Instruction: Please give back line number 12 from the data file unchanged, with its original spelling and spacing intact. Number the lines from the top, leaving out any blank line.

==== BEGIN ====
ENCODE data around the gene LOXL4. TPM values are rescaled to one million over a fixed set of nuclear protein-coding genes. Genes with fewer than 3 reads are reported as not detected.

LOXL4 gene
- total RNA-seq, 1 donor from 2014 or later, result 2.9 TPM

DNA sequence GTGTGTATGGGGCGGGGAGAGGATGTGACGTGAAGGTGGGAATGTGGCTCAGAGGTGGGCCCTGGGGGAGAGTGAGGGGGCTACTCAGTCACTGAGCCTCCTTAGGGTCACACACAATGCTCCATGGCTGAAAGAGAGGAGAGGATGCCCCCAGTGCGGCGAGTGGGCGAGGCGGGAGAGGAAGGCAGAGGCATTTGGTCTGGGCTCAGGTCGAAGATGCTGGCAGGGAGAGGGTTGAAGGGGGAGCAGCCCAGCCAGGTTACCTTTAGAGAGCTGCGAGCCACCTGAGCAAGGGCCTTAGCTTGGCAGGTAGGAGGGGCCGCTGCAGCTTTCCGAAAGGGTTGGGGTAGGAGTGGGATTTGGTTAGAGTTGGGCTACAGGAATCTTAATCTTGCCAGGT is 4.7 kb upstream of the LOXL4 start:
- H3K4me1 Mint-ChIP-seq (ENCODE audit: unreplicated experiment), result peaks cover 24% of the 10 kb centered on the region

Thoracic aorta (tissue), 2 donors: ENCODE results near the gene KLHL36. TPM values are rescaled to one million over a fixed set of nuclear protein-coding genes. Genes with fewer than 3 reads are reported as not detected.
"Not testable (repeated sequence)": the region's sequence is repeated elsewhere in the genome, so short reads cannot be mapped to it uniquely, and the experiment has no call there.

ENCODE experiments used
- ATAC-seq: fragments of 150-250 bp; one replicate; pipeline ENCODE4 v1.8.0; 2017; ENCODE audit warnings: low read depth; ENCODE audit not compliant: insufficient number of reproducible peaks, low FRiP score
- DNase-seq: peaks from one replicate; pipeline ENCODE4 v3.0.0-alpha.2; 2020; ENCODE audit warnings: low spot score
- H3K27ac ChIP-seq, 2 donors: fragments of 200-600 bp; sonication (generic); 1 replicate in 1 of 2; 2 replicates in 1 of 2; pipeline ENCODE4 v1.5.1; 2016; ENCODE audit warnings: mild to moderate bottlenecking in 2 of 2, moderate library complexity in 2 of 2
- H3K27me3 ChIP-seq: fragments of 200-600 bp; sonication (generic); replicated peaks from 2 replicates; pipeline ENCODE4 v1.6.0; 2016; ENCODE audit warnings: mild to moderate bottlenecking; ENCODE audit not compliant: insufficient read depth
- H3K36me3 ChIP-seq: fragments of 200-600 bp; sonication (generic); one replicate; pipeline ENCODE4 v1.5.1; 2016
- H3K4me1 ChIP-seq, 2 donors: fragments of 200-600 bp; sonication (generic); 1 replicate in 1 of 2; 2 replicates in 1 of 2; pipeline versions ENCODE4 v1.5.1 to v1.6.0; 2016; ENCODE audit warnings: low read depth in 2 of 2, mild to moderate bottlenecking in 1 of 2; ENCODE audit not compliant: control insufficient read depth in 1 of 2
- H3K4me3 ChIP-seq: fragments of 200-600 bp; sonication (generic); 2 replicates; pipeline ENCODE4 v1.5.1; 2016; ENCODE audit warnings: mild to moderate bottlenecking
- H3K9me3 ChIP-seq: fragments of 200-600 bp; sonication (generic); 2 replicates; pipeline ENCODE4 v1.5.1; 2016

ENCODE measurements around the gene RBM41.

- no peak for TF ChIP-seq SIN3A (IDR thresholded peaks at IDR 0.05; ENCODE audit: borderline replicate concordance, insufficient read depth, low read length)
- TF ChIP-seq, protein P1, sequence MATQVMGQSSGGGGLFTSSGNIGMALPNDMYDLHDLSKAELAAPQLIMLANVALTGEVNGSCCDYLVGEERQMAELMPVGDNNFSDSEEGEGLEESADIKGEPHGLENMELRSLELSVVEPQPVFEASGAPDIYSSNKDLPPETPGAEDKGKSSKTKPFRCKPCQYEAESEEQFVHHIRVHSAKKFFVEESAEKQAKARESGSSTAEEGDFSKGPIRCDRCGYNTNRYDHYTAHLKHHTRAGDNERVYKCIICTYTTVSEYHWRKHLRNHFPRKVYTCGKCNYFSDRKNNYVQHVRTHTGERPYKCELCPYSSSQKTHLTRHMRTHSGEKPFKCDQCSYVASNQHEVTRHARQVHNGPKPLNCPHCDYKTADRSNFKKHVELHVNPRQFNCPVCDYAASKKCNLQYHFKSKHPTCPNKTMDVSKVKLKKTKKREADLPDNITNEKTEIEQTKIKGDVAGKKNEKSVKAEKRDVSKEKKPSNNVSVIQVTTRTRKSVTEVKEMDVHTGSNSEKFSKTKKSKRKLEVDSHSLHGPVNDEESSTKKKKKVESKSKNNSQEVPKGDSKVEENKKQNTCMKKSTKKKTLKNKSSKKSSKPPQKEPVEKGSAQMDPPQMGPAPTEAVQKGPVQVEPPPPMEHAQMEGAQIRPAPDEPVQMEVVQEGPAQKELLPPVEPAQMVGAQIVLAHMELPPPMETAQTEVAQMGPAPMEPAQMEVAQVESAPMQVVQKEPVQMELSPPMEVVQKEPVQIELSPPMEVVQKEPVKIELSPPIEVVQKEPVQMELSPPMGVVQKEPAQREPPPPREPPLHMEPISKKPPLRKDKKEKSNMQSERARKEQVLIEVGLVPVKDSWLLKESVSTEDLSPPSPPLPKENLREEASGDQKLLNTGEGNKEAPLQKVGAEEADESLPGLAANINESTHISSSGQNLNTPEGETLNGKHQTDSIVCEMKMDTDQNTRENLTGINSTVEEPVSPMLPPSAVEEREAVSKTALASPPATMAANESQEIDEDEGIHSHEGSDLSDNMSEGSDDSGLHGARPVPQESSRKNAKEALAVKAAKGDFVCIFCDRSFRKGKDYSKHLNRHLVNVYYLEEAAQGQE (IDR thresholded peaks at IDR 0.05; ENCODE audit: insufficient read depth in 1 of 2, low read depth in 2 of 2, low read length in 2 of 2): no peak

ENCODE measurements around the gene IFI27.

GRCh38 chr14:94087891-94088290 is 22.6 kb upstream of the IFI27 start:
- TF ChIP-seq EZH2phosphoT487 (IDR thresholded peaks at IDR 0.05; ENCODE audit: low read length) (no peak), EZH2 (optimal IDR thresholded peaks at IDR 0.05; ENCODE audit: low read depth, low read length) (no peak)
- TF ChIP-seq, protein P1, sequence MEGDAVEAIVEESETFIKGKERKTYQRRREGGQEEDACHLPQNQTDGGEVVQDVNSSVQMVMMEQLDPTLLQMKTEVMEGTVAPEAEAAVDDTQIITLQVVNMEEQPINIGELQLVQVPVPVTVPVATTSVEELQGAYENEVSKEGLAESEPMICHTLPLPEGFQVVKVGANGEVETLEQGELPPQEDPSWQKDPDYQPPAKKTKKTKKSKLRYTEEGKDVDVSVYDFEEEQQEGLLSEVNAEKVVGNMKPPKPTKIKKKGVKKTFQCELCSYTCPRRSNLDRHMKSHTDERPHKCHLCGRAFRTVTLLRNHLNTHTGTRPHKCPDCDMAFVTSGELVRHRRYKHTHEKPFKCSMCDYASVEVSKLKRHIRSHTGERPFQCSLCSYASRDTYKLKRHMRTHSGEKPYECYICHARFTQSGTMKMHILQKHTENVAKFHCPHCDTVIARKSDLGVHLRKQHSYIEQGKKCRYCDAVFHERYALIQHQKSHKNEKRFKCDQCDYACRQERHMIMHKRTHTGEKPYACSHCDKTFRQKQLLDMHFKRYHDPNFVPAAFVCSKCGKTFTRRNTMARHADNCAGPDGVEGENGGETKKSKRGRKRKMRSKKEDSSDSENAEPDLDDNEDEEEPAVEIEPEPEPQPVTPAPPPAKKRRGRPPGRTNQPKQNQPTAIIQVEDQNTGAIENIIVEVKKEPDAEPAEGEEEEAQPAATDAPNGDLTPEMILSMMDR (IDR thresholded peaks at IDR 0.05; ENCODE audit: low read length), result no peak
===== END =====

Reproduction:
- H3K27me3 ChIP-seq: fragments of 200-600 bp; sonication (generic); replicated peaks from 2 replicates; pipeline ENCODE4 v1.6.0; 2016; ENCODE audit warnings: mild to moderate bottlenecking; ENCODE audit not compliant: insufficient read depth